When I wrote my post on Stanislaw Lem’s The Invincible I’d intended to make an observation that would have taken the post on too long a detour. The Invincible belongs to a branch of science fiction I’ve never seen acknowledged as its own subgenre. (Although it wouldn’t surprise me if someone had already defined it somewhere. I don’t have that many original ideas.) It’s a blend of space opera and horror and for the purposes of these notes–this post is too much a working-out-of-ideas to call it an essay–I’ll call it Spaceship Gothic.
I use the word “gothic” advisedly. Spaceship Gothic isn’t just any horror/science fiction mashup, but a kind with characteristics analogous to Gothic novels’ obsession with architecture and air of doomful cursedness:
- A small group of people confined to a spaceship, space station, or enclosed, uninhabited planetary environment.
- A dangerous and incomprehensible discovery. A natural phenomenon, transcendent force, or alien life form we can’t understand or communicate with.
Combine #1 with #2, assume nothing good will come of it, and you’ve got Spaceship Gothic. The best-known example is the movie Alien; I’d also cite Forbidden Planet, The Black Hole, and Event Horizon. Novels include Stanislaw Lem’s The Invincible and Solaris, James Smythe’s The Explorer, Peter Watts’s Blindsight, and Caitlín R. Kiernan’s The Dry Salvages. On television we have any number of Doctor Who stories and the Star Trek: The Next Generation episode “Q Who” (though I’d argue that later Borg episodes don’t qualify, as the Borg became more communicative and more comprehensible).
The Spaceship of Otranto
The Gothic novel is a genre centered on environment. The hallmark of a Gothic, the thing it absolutely has to have to be Gothic, is a mansion or a castle, isolated and sparsely populated. It’s a genre named after architecture.
The horror genre borrows from the Gothic novel the tendency to strand characters in enclosed locations. Get everyone into an abandoned hospital, a cabin in the woods, or an old dark house. Isolate them with a freak storm, bleak moorlands, a confusing forest, even just a flat tire miles from anywhere. Then you pick them off one by one.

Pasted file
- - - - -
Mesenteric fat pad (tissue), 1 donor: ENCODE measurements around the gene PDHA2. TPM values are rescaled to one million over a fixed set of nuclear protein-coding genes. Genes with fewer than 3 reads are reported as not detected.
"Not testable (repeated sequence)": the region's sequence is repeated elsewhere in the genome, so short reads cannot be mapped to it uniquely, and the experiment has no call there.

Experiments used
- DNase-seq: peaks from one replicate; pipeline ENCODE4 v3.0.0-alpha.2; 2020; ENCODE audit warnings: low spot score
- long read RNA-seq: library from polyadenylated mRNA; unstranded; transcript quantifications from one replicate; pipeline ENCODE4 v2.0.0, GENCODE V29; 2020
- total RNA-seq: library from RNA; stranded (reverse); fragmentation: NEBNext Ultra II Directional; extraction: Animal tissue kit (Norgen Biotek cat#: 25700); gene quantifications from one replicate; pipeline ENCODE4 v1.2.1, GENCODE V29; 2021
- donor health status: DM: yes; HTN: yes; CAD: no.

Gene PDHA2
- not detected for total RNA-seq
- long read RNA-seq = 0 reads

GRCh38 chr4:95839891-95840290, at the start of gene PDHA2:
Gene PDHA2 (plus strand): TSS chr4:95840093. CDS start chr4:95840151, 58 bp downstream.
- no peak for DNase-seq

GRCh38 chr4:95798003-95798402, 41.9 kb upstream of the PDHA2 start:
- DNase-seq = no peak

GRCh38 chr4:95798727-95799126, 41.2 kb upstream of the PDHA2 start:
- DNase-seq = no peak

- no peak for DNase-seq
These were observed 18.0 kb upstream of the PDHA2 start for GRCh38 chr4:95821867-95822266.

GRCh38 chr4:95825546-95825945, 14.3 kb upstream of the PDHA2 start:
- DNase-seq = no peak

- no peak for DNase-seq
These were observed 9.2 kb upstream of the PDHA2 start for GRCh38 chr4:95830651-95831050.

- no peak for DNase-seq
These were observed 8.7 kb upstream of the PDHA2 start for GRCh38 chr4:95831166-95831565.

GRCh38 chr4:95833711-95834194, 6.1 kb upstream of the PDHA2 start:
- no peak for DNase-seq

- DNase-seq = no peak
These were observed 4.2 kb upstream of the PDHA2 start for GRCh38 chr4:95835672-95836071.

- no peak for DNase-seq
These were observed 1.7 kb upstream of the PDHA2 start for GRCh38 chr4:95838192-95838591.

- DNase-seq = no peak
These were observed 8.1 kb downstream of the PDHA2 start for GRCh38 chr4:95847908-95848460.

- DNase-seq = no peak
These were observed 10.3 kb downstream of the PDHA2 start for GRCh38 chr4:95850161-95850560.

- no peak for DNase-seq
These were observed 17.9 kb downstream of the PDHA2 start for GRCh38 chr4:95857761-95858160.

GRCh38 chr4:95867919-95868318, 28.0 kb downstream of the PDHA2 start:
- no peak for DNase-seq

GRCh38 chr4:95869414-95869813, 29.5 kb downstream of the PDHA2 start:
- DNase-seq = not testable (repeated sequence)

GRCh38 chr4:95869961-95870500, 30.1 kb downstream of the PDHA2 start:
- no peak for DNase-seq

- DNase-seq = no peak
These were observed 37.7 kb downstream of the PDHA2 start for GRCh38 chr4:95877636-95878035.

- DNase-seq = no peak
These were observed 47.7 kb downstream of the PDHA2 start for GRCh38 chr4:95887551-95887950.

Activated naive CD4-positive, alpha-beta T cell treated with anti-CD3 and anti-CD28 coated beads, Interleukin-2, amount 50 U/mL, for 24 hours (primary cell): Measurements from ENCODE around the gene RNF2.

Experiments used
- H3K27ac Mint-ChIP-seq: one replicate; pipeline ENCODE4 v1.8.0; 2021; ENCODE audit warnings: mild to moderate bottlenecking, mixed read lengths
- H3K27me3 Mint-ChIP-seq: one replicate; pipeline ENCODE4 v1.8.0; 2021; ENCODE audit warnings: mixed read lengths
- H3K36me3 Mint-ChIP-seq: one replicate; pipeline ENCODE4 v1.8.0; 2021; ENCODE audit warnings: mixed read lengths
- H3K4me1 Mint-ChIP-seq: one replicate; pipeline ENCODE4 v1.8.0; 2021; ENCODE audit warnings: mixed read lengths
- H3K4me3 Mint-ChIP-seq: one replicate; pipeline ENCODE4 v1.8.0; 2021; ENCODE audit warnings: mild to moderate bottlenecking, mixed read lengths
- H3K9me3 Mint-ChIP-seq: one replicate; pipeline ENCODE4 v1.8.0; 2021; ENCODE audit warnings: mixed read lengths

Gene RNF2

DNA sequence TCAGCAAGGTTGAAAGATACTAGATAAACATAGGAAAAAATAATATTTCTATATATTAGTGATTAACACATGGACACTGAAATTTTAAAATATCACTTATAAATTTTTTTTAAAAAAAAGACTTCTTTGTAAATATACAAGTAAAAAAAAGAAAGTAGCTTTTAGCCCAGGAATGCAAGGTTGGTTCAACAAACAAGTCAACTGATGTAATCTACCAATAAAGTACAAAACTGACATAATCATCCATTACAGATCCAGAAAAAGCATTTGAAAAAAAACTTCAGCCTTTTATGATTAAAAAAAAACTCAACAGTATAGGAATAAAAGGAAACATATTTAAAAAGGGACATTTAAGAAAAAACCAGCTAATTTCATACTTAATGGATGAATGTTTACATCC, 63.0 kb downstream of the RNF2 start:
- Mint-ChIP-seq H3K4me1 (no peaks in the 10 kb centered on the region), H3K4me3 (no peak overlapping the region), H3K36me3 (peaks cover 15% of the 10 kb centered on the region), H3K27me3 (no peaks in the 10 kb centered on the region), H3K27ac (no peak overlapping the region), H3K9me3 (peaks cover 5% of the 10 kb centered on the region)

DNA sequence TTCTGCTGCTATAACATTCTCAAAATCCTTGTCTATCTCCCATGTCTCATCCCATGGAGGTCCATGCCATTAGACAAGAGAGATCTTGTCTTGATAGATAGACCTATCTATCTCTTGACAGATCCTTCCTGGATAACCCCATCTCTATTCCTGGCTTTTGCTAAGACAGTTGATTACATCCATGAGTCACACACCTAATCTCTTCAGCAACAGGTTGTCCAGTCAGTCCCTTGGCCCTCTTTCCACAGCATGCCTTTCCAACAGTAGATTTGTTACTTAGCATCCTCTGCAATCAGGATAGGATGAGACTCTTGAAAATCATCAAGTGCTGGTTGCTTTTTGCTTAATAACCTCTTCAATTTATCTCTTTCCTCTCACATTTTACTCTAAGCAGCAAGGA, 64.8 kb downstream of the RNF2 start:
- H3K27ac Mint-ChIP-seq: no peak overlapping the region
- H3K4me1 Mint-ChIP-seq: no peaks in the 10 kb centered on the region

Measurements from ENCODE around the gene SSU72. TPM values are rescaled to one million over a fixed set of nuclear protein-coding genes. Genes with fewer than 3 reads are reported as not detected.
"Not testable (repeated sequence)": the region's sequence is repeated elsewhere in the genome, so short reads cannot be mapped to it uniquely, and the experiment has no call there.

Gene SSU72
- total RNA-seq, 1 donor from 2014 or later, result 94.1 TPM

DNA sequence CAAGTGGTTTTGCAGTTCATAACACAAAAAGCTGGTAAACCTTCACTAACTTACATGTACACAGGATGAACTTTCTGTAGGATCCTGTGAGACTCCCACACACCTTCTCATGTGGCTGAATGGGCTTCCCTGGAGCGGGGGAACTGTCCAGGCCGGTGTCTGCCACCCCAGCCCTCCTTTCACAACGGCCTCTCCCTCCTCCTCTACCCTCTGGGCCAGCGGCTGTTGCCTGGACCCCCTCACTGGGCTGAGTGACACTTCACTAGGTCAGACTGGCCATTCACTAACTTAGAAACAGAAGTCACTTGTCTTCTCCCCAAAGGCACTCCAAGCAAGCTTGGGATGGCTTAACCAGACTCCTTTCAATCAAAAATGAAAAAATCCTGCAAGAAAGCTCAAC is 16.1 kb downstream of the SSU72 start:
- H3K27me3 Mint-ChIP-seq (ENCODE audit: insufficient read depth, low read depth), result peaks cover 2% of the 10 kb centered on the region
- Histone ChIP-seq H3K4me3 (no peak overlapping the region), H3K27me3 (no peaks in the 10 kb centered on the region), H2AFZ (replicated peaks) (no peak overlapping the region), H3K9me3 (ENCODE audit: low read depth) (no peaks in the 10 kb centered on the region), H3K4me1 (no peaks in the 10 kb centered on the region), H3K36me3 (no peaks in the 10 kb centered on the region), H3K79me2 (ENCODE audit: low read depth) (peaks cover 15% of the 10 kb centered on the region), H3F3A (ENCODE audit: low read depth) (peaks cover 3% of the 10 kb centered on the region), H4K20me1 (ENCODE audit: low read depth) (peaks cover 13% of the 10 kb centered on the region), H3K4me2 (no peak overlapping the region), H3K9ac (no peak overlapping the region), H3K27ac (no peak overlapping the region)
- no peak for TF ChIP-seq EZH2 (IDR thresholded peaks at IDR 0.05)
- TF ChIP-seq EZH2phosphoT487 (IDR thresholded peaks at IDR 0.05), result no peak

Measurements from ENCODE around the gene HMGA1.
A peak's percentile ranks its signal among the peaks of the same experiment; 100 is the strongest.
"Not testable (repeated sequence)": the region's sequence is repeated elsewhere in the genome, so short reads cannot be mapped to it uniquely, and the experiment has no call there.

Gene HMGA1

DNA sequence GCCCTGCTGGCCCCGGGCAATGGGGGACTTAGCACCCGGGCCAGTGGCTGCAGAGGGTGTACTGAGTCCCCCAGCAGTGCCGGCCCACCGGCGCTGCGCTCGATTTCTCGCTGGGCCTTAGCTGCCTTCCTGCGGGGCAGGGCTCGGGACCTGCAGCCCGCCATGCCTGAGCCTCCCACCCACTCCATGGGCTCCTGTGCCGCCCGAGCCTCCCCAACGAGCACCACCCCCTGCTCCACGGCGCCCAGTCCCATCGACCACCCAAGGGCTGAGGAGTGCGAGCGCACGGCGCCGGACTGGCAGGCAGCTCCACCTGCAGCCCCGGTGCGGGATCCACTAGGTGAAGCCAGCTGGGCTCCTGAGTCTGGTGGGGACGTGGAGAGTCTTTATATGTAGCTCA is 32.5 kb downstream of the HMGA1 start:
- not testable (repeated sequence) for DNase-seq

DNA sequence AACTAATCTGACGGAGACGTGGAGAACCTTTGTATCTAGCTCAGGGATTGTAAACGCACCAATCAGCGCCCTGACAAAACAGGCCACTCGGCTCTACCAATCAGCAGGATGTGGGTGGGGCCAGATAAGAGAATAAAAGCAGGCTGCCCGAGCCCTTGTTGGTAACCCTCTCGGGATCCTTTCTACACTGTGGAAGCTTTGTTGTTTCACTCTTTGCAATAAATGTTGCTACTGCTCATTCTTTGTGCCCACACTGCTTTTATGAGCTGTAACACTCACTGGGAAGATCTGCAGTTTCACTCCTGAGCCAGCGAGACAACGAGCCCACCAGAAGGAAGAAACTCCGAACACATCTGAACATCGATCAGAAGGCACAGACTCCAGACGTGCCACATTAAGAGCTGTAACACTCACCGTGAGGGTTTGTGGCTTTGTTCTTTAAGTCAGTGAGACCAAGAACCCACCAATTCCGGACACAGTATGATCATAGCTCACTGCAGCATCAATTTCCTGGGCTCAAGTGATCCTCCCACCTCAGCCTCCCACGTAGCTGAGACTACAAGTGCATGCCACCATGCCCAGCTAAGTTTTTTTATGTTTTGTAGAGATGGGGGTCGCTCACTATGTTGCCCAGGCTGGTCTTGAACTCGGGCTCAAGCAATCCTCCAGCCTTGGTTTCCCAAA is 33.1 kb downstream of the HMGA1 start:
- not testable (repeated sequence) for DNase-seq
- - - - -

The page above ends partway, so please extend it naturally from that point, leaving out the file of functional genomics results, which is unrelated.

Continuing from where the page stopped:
Spaceship Gothic takes this to its logical conclusion. A Gothic needs a house; Spaceship Gothic needs a spaceship. A spaceship is the ultimate closed environment. You might think your Old Dark House is in the middle of nowhere but most of the time a spaceship is surrounded by literally nothing. From the time it leaves its home planet until it reaches its destination, a ship is its crew’s entire world.
Some Spaceship Gothic stories, like Planet of the Vampires or Prometheus, take their crew to a planet. If so, it’s uninhabited aside from an alien ruin, archaeological site, crashed ship, or sparsely crewed or abandoned base. Most space opera treats planets as small spaces, metaphorical islands. Whatever the crew finds planetside, it feels paradoxically claustrophobic: yeah, technically the crew has an entire planet to roam, but where would they go?
Other spaceships are the same deal: abandoned, wrecked, drifting. Few or no survivors. Except for a Curse.
Like the heroes of happier space operas, the ones with their eyes peeled for New Worlds and New Civilizations, Spaceship Gothic crews are explorers and solvers of mysteries. They just have less fun solving them. The crew of the Nostromo is reluctantly diverted to an alien crash site. Prometheus is about an archaeological dig. Stanislaw Lem’s novels star scientists encountering unusual life forms on alien planets. The crews in Event Horizon and The Black Hole discover what happened to earlier, vanished space missions.
All of which is standard for space opera. As I implied, you could probably find a Star Trek episode with the same setup as any Spaceship Gothic story. The difference is in where the stories end up. Space opera is optimistic. The characters find a new life form, a strange gadget, a new scientific phenomenon, or a tricky engineering problem and it’s awesome, in the old sense of “inspiring awe” as well as the new. It’s a mystery to solve. Not all space opera characters succeed, but they could. Theoretically. We can talk to the aliens, we can figure out how the MacGuffin works. The universe is understandable! Human potential is limitless! Spaceship Gothic is what happens when it’s not.